It is a clever move to make use of Verizon's prior "Do you hear me now?" ads spokesman to make the case that the networks are now basically offering the same level of performance so that paying more to ride on the Verizon network is screwy.

    Fact checking:

    The basic claim that networks are much closer together in performance is validated by all major network surveys. However, the claim that reliability, itself a cherry picking among the network performance metrics, is within 1% is a selective culling of the data. The performance of Sprint's networks fits their mix of spectrum: coverage into suburban and rural areas and into buildings is weaker outside the core metro markets. Sprint may come within 5% or 10% of Verizon across the board. Where performance still sucks is in 'bandwidth-to-coverage'.. the median bandwidth across all areas. Where 2.5GHz is sparsely built out , broadband must rely on narrower bands of mid and low band spectrum, resulting in 'lumpy gravy' coverage. Studies can artificially accumulate the data: the high bandwidth areas where wideband 2.5GHz signals are strong when combined with sub-par bandwidth where the narrow-band lo-mid band is used misleadingly averages out to look competitive. The disparity arises from underspending in the network - about 1/10th the density of SB Japan.

  • teamrep teamrep Jun 6, 2016 8:54 AM Flag

    Will Sprint's advertising result in subscriber growth?

    I think the ad is right on target with the message Sprint can play given the cards they (have) are dealt. Networks have inched closer together in performance. However, there are distinct differences that averaging of survey data hides. In the past, Sprint tried to claim network supremacy by using peak data rates in areas covered by the 2.5GHz band using the latest carrier-aggregation capable devices. That may have worked.. the 'market' is made up of pretty stupid/shallow-thinking individuals. However, Sprint's results show fewer new subscribers than even a critic like myself may have thought likely and much less than most financial ANALysts. Sprint has been saying their network is good for several quarters but subscriber counts have lagged all major competitors with only a few instances of spot success that get thrown out with the wash water.

    The results are the results.

    Will clever advertising now change Sprint's profit/loss trajectory? Sprint has a huge gap between losses and the level of profits needed to back-fill the debt gap, repay loans and lease rights deals, and build to higher density.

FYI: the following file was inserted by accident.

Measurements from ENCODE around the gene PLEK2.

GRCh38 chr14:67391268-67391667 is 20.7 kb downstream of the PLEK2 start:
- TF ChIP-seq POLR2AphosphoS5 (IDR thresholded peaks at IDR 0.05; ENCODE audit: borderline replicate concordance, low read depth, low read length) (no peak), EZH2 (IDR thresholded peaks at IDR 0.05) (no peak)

My guesses were overly optimistic: I said Sprint would likely show much higher gains in subs due to the aggressive 50% off sales campaign and early contract termination buy-outs. I think it highly unlikely that any sS&M program can change public perception because 1) The market is mature with low levels of churn among competitors, 2) Sprint's use of the performance metric will not ring entirely true. Bandwidth-to-coverage will continue to lag competitors for years to come. 3) It takes more than being equal to win back customers. The 50% off deals come across as phony baloney much of the time.

    Bottom line: Sprint cannot afford to sell service at near to a 50% discount to competitors. The network build is more, not less costly to achieve parity.

    As always, watch the results for a miracle.

  • teamrep teamrep Jun 6, 2016 9:55 AM Flag

    The Bernie Madoff episode displayed what seasoned people in the financial industry come to understand: that the SEC is so under-staffed that they focus only on the letter of the law and exclude all but the easiest cases to prove in court. Parkervision has, from the beginning, been a study on how to bilk the system from within by performing to the letter of the law while hiding the scam behind the FUD of uncertainty that surrounds 'high tech'. The SEC does not make any rulings on the validity of patents or the use of technology in products. They do not even go so far as to hold management responsible for wild claims that repeatedly prove to be false... particularly when the company is 'lawyered up' as has been the situation with Parkerscamavision.

    Scams take advantage of the difficulty of proof in finding fraudulent behavior when it comes to high tech. Parkervision hired experts in patent law to get bogus patents through the system and then used them to get additional funding. I can't tell whether they also participated in shorting the stock or other stuff because it is not public or leaked information. There is no law against a company official or fund manager buying and also shorting a stock unless that is done to damage their investors or on insider information. The SEC could look into that but I doubt it.

    This investment is not rocket science: PRKR has not produced results, has not lived up to the many promises, and has had the patent portfolio effectively gutted due to adverse rulings. The company has devolved to selling rights to patents in order to secure further funding to just keep the doors open.

    PRKR is beyond being a Zombie stock company.. its rotting and stinks to high heaven.